A study of retirees’ spending habits suggests spending drops off with age, which can more than compensate for investment market crashes like we have seen with COVID-19.
What’s more, the study raises questions about financial services industry advice, which may underestimate the dramatic falloff in retirement spending.
Actuarial management firm, Milliman, analysed the actual spending of more than 300,000 Australian retirees and found that they spend a lot less than most advisers factor into their client planning.
The study found the median retired couple’s expenditure falls by more than one-third (36.7%) as they move from their peak spending years in early retirement (65 to 69 years of age) and into older age (85 years and beyond). The decline in expenditure for couples is relatively stable in the early years of retirement at about 6% to 8% across each four-year age band, but then rapidly accelerates once retirees pass 80 years of age.
This is potentially good news for advisers and their clients given recent events.
Many investment products aimed at retirees assume their spending will rise in line with the CPI. More than half (59% ) of all of balanced pension funds rank their performance against CPI, according to researcher SuperRatings.
Writing in Firstlinks, Milliman’s Wade Matterson says “If we compare a small increase of 3% each year in a $50,000 p.a. retirement spend with an equivalent decrease of 3%, we find that this change has massive implications on retirement account balances (Figure 1). In fact, in the scenario where spending decreases annually, retirees can end up with a higher account balance than when they first retired, due to underlying asset growth outstripping spending.”
He says even assuming no annual increase in spending results in a drastically different picture that can help to offset the concern of seeing a drop in asset values as a result of market volatility.
Milliman says the finding undermines common assumptions and practices such as linking pension products (including for upcoming MyRetirement defaults), to a rising consumer price index (CPI), as well as industry assumptions such as the 70% replacement ratio for retirement income.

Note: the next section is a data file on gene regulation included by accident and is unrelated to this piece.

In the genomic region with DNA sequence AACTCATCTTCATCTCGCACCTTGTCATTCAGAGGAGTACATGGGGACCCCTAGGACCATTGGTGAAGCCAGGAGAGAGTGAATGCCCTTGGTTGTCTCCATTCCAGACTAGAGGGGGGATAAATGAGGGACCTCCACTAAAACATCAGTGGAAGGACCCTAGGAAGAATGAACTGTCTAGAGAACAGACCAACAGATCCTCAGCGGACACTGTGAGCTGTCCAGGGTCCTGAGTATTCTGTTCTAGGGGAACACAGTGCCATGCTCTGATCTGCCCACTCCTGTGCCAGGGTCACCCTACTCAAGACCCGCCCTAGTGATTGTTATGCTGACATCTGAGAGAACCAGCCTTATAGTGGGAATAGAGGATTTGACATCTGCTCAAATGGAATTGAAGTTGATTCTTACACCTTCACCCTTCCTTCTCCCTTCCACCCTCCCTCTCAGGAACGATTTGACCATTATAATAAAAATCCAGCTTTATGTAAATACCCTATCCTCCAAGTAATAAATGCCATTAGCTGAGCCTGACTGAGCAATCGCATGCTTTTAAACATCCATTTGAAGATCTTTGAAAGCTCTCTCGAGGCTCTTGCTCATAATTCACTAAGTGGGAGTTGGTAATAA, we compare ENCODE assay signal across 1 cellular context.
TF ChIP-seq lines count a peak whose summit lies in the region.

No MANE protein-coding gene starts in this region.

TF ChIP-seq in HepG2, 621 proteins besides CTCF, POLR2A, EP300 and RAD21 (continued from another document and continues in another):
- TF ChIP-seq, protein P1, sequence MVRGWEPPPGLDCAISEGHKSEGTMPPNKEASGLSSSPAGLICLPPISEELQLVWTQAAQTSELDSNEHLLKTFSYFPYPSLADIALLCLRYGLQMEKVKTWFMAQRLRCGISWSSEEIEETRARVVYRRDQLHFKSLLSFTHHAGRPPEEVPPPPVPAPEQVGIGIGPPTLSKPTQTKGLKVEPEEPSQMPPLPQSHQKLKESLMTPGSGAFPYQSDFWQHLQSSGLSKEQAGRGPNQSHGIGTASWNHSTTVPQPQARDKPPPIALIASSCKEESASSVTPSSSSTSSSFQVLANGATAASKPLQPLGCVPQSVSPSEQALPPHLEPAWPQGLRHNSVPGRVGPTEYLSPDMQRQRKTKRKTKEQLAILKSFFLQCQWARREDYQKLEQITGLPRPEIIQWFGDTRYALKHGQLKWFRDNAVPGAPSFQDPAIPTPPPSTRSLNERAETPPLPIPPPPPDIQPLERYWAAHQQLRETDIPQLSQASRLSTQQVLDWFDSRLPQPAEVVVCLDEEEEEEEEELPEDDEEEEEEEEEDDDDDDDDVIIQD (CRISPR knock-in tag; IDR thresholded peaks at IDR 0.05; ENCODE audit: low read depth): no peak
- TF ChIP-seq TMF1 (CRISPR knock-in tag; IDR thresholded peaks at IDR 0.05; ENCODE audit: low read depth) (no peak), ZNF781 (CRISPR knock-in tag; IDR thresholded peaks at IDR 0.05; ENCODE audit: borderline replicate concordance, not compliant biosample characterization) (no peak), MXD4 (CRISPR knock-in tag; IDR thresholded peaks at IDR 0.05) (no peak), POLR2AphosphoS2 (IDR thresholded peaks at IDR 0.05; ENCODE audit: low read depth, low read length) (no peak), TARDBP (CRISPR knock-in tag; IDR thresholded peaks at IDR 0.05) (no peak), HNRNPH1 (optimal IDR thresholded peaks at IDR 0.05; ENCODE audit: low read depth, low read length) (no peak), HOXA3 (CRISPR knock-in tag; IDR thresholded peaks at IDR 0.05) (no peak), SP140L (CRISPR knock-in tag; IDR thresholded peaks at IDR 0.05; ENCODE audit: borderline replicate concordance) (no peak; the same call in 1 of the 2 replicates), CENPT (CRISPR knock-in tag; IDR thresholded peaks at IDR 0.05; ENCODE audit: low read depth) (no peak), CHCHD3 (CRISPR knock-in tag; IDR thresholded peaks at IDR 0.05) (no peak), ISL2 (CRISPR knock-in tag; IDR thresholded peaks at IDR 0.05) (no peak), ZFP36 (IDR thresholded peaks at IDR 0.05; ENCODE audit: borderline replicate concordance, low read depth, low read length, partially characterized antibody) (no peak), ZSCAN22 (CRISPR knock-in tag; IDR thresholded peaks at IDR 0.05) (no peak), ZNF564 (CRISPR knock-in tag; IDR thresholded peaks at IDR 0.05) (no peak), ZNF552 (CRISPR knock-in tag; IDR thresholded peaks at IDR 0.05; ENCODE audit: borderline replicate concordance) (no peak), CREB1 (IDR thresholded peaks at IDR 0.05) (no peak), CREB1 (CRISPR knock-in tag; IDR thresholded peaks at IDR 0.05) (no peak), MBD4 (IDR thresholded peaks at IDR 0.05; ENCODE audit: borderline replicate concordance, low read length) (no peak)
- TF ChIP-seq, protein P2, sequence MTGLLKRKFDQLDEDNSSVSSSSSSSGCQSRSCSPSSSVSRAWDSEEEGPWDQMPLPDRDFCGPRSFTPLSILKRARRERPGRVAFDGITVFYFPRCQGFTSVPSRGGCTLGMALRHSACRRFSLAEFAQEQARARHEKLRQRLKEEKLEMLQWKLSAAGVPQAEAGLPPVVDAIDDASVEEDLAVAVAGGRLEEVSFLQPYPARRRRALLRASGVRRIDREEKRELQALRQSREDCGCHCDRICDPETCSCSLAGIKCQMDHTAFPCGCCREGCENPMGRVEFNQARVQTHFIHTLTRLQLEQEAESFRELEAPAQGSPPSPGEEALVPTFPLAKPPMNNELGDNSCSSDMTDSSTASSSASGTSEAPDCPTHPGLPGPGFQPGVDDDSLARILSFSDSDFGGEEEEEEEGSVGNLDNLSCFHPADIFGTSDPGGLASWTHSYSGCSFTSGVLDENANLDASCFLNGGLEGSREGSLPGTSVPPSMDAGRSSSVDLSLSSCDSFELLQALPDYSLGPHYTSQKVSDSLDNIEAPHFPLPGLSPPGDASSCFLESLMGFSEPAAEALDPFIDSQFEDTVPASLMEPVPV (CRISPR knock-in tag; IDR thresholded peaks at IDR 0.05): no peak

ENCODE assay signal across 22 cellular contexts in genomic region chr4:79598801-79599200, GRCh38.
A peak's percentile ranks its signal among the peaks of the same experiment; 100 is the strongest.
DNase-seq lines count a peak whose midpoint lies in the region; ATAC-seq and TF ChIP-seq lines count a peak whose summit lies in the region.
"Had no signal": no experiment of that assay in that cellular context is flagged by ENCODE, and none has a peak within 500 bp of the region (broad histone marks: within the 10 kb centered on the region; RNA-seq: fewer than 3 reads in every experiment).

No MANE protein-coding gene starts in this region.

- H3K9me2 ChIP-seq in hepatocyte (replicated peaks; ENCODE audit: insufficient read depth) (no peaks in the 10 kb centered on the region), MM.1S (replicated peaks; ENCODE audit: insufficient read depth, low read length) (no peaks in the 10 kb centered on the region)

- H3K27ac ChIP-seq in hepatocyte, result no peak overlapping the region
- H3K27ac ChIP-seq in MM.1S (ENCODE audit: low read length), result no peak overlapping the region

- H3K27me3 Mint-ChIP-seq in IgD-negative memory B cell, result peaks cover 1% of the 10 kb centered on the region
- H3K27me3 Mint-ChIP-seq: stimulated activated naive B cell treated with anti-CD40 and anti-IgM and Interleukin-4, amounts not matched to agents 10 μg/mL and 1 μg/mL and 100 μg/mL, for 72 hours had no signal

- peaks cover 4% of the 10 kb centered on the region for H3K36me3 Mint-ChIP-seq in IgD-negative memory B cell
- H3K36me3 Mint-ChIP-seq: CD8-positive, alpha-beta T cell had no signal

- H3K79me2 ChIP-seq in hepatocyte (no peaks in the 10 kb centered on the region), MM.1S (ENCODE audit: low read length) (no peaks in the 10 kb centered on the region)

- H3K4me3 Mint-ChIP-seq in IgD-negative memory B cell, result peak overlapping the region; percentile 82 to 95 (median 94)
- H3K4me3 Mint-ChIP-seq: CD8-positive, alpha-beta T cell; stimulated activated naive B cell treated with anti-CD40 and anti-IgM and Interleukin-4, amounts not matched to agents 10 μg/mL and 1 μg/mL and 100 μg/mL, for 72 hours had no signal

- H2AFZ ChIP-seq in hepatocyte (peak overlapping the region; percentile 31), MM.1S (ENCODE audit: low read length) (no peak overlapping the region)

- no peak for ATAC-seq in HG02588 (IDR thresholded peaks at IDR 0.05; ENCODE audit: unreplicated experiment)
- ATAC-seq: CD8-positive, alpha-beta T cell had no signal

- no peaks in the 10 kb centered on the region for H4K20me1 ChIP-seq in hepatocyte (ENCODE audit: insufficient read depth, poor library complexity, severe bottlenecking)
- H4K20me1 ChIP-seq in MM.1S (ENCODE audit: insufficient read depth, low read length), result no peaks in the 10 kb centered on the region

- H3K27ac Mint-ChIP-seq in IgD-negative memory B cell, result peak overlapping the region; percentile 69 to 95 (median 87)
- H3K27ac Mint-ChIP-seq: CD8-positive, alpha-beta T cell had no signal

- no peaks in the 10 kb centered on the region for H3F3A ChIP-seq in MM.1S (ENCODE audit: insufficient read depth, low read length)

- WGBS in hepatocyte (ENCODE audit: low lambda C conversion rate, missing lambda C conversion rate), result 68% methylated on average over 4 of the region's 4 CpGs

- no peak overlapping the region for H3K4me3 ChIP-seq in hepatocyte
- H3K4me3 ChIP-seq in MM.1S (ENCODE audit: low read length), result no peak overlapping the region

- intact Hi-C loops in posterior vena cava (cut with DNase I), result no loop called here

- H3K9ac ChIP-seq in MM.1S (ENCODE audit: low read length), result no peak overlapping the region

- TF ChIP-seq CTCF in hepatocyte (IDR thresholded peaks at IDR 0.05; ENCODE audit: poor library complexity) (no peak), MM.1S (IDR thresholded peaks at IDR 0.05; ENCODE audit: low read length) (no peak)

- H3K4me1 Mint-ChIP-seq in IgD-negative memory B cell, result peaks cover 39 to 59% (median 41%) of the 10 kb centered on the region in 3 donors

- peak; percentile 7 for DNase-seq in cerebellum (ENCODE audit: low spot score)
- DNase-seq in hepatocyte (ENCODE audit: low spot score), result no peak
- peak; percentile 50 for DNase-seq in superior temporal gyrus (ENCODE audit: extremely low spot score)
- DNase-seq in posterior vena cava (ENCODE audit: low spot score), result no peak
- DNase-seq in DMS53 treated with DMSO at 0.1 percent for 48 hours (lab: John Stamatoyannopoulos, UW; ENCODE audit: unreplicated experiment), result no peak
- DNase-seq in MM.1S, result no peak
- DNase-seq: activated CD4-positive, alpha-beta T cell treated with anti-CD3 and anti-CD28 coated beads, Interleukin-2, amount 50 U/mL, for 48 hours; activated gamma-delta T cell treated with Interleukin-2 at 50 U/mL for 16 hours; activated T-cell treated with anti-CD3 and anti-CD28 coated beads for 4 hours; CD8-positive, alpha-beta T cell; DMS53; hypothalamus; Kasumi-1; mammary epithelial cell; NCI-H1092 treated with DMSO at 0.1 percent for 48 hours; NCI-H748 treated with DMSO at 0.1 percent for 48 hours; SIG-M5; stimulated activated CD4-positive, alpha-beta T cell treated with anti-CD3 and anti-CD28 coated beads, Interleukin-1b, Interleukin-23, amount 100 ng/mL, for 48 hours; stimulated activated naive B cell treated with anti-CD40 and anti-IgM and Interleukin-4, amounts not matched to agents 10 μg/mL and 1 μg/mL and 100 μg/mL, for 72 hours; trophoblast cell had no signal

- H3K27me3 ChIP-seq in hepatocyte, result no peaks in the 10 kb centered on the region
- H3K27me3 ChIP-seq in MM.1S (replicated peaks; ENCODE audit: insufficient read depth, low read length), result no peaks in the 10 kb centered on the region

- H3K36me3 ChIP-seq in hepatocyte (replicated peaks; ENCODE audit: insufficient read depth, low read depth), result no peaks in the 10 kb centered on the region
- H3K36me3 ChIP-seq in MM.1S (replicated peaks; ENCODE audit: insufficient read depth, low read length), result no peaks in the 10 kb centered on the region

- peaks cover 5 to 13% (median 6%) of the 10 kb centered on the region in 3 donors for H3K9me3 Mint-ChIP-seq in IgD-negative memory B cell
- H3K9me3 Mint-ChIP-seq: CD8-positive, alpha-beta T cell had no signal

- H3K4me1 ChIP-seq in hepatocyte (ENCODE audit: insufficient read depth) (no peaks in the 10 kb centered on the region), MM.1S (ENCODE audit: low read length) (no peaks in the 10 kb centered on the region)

Many retirees are holding money back for future years when they will never spend it.
Retirees’ food expenditure is the largest component of essential spending and it declines steeply with age, while health spending increases with age but dips again after age 80. All discretionary expenditure, such as travel and leisure, declines throughout retirement.
The study says older Australians are “bombarded” with broad brushstroke messages about how much they need for retirement.
But while this gives a comparable system-wide view between retirement systems, it does not reflect the experience of individual retirees as they age.
“At worst, it could mislead retirees who then underspend during the early years of retirement when they are most active. We know this is an issue for many retirees who opt to take their super as an allocated pension and then draw down the minimum income,” the study says.
Financial plans and products should reflect these expenditure changes over time as well as the greater risks (such as market downturns) and uncertainties (such as health events) that retirees face compared to the broader population.
A more precise picture of retirees’ essential and discretionary spending can lead to more targeted products that also address their real concerns. Recent Australian Securities and Investment Commission (ASIC) research into the views of older Australians found five key financial worries:
- Paying day-to-day household bills and expenses (78%)
- Having enough money to enjoy life and do what they want to do (69%)
- Making sure they can access money for emergencies or something unexpected (54%)
- Paying healthcare or medical costs (45%)
- Saving for a holiday or travel (42%)